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Joel A. Giambra's name never entered the official proceedings of the Erie County Republican Party's "governing principles convention" at the City Campus of Erie Community College on Saturday.

But the Republican county executive and his recent efforts to distance himself from his adopted GOP dominated much of the day's conversations. Following a county financial crisis that has grounded Giambra's once-soaring popularity and caused a split between him and the party, local Republicans seemed intent on charting a course for the post-Giambra era.

Erie County Republican Chairman Robert E. Davis would not say anything disparaging about Giambra, but made it clear the party is looking to the future. Others have said that Giambra's assertions that he follows a "Republican lite" philosophy or that he is not guided by party principles prompted the need to emphasize GOP ideals.

Davis said the party will soon form a search committee to seek a Republican candidate for county executive in 2007.

"This is all about going forward to the election cycle of this year, next year and '07," he said. "The fact that Joel has said he is not a candidate for re-election in '07 means it's important for us to define what we stand for today.

"Joel, as county executive and titular head of the Republican Party, has made his positions clear," Davis added. "We're making it clear what governing principles we want."

About 200 delegates adopted basic Republican stands on a host of national issues ranging from reaffirming the right to bear arms to standing up for the "sanctity of life and the traditional institution of marriage." They haggled over the wording of eight major resolutions, but never wavered in supporting other concepts like limited taxation and "right sizing" government.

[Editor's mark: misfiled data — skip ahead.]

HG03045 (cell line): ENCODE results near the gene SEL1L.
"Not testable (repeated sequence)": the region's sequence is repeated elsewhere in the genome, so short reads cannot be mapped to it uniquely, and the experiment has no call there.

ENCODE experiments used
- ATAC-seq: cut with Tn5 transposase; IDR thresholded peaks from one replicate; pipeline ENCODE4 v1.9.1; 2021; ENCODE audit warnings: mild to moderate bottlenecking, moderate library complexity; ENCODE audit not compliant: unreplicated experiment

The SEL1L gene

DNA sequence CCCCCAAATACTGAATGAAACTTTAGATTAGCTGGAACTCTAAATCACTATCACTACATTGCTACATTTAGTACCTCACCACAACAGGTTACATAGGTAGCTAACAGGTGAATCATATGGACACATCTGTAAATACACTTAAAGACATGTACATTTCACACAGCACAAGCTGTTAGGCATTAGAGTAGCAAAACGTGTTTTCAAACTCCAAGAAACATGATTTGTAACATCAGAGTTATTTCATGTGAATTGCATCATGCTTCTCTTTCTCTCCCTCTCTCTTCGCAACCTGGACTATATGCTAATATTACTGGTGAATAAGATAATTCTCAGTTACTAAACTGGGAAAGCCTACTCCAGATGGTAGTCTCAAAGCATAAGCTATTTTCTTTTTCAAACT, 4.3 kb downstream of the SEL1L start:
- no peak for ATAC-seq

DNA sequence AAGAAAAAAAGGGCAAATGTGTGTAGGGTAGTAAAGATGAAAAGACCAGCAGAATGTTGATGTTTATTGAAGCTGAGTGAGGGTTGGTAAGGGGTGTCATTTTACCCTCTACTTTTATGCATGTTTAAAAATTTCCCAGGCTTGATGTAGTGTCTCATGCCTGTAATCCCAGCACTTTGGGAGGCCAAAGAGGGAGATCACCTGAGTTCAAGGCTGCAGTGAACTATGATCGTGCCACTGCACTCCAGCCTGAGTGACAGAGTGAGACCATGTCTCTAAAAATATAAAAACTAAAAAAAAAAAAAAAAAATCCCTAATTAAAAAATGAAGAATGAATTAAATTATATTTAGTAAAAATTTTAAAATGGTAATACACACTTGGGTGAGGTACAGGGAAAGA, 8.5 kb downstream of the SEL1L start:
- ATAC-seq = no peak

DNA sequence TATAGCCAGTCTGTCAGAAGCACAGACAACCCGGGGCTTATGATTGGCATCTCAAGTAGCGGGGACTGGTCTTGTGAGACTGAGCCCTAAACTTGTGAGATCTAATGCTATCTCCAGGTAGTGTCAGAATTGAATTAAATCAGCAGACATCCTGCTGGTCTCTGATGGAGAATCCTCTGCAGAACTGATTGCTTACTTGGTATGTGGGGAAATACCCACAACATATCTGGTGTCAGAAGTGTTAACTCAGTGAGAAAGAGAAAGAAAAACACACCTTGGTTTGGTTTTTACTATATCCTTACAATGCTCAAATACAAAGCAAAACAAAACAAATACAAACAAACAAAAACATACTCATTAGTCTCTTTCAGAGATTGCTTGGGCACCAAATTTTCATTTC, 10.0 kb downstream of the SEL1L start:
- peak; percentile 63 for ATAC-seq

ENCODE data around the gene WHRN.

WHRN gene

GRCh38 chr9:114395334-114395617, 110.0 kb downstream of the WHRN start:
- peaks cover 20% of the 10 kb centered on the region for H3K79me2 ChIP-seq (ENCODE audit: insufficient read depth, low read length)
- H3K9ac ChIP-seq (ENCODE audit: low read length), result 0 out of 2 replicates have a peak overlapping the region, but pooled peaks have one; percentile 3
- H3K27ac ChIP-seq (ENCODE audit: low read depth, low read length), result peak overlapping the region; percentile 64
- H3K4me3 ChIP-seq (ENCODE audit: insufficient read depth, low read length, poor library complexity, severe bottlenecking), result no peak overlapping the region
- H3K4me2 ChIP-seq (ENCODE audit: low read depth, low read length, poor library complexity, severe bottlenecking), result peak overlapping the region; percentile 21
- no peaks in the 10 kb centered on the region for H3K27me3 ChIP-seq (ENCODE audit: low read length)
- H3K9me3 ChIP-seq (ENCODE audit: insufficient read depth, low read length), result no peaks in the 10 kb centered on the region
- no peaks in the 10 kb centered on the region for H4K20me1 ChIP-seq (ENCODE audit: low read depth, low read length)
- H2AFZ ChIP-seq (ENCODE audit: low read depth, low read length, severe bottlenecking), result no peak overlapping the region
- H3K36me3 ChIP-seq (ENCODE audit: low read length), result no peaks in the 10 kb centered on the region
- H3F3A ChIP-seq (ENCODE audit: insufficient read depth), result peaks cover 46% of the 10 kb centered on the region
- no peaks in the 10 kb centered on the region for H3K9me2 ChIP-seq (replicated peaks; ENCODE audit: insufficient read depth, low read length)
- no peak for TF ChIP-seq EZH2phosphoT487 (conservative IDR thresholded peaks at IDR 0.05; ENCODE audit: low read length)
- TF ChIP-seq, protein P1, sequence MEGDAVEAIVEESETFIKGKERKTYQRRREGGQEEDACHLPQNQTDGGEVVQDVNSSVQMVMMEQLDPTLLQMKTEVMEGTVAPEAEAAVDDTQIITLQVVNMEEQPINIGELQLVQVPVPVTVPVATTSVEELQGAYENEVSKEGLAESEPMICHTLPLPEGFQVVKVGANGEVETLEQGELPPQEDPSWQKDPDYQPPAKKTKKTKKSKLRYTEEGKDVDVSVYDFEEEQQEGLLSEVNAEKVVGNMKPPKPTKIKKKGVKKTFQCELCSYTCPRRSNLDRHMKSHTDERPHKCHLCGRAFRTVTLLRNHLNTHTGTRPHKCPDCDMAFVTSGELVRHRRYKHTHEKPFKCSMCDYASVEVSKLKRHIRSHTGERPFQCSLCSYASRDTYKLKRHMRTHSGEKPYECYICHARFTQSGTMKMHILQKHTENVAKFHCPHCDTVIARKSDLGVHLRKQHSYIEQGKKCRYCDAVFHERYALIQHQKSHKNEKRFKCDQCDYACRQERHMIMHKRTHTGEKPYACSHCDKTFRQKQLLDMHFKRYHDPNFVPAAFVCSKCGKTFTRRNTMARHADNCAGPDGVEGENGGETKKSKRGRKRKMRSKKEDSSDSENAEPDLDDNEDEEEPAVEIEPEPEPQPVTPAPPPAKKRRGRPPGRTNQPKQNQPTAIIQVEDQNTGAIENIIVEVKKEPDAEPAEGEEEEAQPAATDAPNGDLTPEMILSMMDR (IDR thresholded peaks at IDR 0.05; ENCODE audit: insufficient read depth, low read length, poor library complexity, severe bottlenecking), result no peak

For just about everyone attending, it seemed an energizing affair.

"I think this is long overdue, especially at this time with so much uncertainity," said John Long, who was the Town of Tonawanda GOP chairman for 20 years. "It seems to me that over the last three or four years, our party has gotten off the path we set out on many years ago. It's time to bring the party back to its proper focus."

Some of Giambra's former top assistants -- like Carl J. Calabrese, Marina P. Woolcock and Jeffrey W. Hammond -- helped run the affair. All were considered "true" Republicans who have broken with the county executive, a former Democrat whose inner circle now is comprised to a large degree by former Democrats, current Democrats and long-time friends.

"I think there is a need to redefine our values and core principles," said Calabrese, the former deputy county executive.

Before Saturday's session, Giambra said he had not been asked to participate, and felt he was too busy with budget matters anyway. But he noted the successes that he and the party enjoyed in the past.

"I hope they adopt the philosophy that brought us together, like reducing the cost and size of government," he said.


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